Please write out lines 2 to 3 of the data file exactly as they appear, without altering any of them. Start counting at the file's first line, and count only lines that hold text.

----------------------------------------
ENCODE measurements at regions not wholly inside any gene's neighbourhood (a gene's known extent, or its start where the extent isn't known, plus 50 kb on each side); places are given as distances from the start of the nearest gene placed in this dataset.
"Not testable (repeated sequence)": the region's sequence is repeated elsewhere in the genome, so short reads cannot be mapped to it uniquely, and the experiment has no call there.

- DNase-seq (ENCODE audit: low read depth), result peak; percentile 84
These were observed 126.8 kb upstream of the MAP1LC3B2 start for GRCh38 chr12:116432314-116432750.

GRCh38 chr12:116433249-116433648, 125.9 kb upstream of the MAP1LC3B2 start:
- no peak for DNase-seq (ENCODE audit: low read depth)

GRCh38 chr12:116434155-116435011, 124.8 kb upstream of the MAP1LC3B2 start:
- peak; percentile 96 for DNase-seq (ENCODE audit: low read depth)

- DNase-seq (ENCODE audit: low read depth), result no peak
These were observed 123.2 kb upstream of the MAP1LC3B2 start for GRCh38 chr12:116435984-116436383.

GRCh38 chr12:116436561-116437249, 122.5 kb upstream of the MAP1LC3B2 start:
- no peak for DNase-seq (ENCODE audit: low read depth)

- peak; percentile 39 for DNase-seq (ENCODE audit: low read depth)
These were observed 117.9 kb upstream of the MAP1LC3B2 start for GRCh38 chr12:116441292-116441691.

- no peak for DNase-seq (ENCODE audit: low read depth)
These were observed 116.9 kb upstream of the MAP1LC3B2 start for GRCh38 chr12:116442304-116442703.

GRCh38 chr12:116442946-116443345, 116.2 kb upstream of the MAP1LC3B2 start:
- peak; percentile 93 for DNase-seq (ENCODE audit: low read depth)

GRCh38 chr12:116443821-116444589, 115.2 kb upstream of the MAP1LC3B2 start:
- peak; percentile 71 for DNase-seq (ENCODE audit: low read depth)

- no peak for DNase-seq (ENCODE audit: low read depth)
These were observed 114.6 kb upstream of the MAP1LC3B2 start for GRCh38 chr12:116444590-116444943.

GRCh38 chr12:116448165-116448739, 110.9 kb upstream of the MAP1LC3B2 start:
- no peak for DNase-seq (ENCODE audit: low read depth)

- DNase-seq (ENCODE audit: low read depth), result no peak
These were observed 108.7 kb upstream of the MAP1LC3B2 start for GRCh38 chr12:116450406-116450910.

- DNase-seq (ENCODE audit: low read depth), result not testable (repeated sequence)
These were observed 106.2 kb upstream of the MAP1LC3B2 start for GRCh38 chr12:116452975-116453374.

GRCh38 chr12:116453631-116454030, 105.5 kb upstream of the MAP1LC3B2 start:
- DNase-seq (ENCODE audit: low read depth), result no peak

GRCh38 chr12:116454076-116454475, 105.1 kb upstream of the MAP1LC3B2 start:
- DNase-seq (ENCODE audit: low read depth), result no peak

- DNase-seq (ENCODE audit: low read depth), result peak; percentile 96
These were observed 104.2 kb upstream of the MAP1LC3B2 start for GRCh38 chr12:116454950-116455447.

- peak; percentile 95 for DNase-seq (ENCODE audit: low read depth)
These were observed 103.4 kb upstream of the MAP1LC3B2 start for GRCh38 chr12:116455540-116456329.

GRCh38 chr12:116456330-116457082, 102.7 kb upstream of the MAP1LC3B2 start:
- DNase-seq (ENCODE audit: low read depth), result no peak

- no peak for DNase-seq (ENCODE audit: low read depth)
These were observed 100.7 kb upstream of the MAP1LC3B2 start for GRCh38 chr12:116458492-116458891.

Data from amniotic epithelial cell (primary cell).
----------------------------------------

"Not testable (repeated sequence)": the region's sequence is repeated elsewhere in the genome, so short reads cannot be mapped to it uniquely, and the experiment has no call there.

- DNase-seq (ENCODE audit: low read depth), result peak; percentile 84